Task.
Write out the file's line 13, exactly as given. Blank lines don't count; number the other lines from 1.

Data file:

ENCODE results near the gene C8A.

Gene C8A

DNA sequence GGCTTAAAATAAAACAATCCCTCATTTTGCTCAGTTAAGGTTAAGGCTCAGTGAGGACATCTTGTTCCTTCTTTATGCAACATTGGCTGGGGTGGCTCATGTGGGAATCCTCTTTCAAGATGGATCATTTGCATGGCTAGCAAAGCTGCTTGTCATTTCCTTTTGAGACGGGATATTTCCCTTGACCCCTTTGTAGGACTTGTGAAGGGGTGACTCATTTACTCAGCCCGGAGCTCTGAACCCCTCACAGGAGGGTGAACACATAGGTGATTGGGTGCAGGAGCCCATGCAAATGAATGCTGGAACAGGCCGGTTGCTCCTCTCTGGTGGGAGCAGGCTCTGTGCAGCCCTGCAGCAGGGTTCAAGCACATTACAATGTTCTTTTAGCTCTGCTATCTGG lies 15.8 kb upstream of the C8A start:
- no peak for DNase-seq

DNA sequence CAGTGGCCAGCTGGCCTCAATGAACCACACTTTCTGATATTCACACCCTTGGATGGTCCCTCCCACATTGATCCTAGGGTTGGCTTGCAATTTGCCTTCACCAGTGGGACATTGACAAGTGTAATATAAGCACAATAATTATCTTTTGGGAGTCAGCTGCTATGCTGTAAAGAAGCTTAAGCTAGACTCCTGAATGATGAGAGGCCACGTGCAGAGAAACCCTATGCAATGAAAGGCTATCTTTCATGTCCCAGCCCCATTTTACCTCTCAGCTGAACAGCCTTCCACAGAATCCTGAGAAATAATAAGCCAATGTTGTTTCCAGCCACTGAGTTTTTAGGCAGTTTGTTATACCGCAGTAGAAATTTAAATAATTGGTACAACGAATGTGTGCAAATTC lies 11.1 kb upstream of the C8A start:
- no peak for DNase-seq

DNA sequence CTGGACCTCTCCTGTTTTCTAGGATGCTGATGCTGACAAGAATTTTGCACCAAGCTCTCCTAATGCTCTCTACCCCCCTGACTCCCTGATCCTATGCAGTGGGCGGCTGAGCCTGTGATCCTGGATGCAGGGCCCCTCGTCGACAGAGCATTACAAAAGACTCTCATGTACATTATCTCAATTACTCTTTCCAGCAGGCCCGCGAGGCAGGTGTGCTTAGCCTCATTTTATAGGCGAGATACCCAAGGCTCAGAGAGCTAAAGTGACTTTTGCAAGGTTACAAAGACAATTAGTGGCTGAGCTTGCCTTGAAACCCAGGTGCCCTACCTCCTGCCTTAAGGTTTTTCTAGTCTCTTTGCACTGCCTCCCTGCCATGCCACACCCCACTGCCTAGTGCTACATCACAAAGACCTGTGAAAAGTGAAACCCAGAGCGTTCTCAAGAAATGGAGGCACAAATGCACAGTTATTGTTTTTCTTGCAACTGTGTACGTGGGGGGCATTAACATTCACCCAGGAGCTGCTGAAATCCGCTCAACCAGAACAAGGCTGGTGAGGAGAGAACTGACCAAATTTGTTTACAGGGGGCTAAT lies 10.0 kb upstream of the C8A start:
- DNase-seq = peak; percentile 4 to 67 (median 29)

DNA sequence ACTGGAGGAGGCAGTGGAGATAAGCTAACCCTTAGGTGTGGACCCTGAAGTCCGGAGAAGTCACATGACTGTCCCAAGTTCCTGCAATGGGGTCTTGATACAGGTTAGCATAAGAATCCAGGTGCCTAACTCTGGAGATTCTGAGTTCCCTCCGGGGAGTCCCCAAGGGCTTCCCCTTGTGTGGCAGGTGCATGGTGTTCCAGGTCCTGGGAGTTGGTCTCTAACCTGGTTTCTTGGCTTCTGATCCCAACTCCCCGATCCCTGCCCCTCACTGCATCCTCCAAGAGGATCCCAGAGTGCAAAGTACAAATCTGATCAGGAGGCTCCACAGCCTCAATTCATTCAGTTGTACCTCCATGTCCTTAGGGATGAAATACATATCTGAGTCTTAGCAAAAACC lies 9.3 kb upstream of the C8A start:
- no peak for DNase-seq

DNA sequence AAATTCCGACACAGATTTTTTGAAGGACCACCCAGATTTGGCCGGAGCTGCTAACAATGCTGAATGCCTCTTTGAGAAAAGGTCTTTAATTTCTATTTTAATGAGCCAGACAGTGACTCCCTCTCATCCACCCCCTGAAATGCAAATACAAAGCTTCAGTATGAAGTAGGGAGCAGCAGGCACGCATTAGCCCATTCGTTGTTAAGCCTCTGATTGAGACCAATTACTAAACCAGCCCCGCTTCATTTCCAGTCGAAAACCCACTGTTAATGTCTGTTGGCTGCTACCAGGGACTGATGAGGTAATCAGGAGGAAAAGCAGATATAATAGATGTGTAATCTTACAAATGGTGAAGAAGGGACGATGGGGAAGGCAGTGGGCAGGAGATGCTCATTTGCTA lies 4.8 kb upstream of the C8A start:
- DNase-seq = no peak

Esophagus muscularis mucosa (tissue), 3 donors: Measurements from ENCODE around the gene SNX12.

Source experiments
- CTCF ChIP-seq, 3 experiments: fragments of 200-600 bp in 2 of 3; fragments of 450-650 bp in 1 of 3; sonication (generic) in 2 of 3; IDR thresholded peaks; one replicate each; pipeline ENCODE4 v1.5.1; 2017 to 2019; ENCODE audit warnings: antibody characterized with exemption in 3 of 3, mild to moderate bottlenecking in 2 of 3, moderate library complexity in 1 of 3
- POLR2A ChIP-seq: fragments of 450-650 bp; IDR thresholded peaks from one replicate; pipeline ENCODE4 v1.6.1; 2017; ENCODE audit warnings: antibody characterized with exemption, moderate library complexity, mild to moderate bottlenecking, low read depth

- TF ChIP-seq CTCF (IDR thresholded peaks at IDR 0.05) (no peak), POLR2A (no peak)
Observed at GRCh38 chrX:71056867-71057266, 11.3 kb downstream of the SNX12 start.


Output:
Esophagus muscularis mucosa (tissue), 3 donors: Measurements from ENCODE around the gene SNX12.